Borrero, J.C., Goring, D.G., Greer, S.D. and Power, W.L. (2014) Tsunami Hazards in New Zealand Ports, Pure and Applied Geophysics, 10.1007/s00024-014-0987-4.

Lynett, P.J., Borrero, J.C., Son, S., Wilson, R.W. and Miller, K. (2014) Assessment of the tsunami-induced current hazard, Geophysical Research Letters, DOI: 10.1002/2013GL058680.







eCoast Receives Funding for Tsunami Research and Assessment in the Northland Region

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eCoast Marine Consulting and Research are set to equip the Northland Regional Council with planning and assessment tools for a timely response in the event of a tsunami.

On November 27, 2017, The Ministry of Civil Defence approved a grant proposal by eCoast Director Jose Borrero to develop plans and products for the mitigation of tsunami hazards in ports, marinas and other maritime facilities in the Northland Region. The award is part of an initiative to fund innovative projects to help keep Kiwi’s safe from natural disasters. Read More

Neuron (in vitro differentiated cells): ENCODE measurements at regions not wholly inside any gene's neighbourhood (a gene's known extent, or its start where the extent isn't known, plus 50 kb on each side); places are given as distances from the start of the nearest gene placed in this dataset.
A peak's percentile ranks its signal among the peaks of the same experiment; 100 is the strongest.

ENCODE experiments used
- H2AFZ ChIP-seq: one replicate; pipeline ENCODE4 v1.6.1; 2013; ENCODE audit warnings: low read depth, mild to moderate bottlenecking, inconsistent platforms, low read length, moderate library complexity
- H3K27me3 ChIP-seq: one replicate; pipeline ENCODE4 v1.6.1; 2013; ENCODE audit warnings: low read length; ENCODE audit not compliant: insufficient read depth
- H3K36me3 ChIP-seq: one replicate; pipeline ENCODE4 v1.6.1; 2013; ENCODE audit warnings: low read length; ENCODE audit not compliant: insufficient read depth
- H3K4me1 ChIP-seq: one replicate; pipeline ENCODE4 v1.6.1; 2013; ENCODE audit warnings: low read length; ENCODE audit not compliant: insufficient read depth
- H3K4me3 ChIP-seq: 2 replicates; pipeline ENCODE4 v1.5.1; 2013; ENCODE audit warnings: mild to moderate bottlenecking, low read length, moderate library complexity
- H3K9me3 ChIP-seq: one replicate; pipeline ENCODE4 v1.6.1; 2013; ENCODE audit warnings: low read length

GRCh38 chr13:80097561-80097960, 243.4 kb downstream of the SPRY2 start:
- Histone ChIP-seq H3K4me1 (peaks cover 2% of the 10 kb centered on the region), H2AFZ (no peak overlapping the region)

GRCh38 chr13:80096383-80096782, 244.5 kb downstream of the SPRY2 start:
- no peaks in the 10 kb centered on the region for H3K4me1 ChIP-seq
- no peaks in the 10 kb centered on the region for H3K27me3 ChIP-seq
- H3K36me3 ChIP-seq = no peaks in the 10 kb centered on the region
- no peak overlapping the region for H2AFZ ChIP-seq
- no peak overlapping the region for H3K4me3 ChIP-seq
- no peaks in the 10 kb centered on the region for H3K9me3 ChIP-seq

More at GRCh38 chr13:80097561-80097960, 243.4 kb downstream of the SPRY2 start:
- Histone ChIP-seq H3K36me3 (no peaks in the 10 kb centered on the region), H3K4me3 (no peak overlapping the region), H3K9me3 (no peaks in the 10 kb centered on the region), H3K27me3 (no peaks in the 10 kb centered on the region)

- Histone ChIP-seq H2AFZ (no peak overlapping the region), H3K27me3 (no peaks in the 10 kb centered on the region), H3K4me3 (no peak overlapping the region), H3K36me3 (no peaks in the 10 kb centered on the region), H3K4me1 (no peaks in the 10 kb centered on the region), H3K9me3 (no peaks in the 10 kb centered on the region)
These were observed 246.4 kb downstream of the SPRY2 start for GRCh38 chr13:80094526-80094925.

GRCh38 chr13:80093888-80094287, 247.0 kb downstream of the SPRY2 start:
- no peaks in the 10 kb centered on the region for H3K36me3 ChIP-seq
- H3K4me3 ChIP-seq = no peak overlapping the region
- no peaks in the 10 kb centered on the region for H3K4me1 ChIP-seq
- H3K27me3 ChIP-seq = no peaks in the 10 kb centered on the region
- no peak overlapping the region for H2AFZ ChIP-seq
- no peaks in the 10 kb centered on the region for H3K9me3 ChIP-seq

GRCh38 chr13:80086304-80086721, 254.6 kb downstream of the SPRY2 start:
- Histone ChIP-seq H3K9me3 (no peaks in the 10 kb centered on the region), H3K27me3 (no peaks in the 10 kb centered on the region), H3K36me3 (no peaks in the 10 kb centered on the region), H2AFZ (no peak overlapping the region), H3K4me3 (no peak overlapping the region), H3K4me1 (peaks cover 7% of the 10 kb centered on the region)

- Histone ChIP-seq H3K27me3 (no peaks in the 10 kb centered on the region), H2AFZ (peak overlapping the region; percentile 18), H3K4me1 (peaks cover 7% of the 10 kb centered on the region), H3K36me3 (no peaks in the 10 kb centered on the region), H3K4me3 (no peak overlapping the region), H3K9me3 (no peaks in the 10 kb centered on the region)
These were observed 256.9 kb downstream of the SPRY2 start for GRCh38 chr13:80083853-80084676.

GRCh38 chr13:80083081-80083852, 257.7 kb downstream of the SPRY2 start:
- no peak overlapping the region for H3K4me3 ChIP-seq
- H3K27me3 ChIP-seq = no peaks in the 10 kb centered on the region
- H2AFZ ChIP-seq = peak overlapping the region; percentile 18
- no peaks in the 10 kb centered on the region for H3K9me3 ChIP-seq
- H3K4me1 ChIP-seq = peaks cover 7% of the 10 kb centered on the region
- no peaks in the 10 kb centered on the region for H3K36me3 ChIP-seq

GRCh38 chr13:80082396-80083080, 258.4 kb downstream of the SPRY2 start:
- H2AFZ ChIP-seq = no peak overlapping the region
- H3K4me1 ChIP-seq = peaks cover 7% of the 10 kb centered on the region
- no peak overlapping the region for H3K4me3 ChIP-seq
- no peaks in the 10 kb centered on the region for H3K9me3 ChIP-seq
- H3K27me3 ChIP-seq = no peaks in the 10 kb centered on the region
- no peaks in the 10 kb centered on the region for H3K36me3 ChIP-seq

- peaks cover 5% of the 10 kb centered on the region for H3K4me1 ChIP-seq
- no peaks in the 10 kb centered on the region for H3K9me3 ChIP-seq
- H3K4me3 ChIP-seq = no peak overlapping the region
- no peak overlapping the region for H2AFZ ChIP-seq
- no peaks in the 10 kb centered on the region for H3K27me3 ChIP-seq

New Zealand Coastal Society Conference – Sustainability Award

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We went en masse to this year’s New Zealand Coastal Society Conference. We had the honour of sponsoring the new Sustainability Award, aimed at promoting sustainable coastal leadership and action in New Zealand.

We were inspired to put the award in place to encourage and recognise the work that displays leadership and innovation in the application of sustainable strategies. Read More

November 14 Kaikoura Tsunami

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eCoast scientists are working as part of the scientific response to last night’s M 7.8 earthquake and tsunami. The image above shows a computer simulation of the maximum tsunami height around New Zealand. More information on the scientific response will become available as the situation unfolds.

A video of the computer simulation can be seen below. Modelling by Jose Borrero, eCoast.






New Publication

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eCoast is pleased to announce the publication of a paper in the Journal of Biogeography. Co-authored by eCoast scientist Dougal Greer, in collaboration with the University of Western Australia, the publication focused on understanding the connectivity of seagrass (Posidonia australi) meadows around Victoria and southern New South Wales in Australia.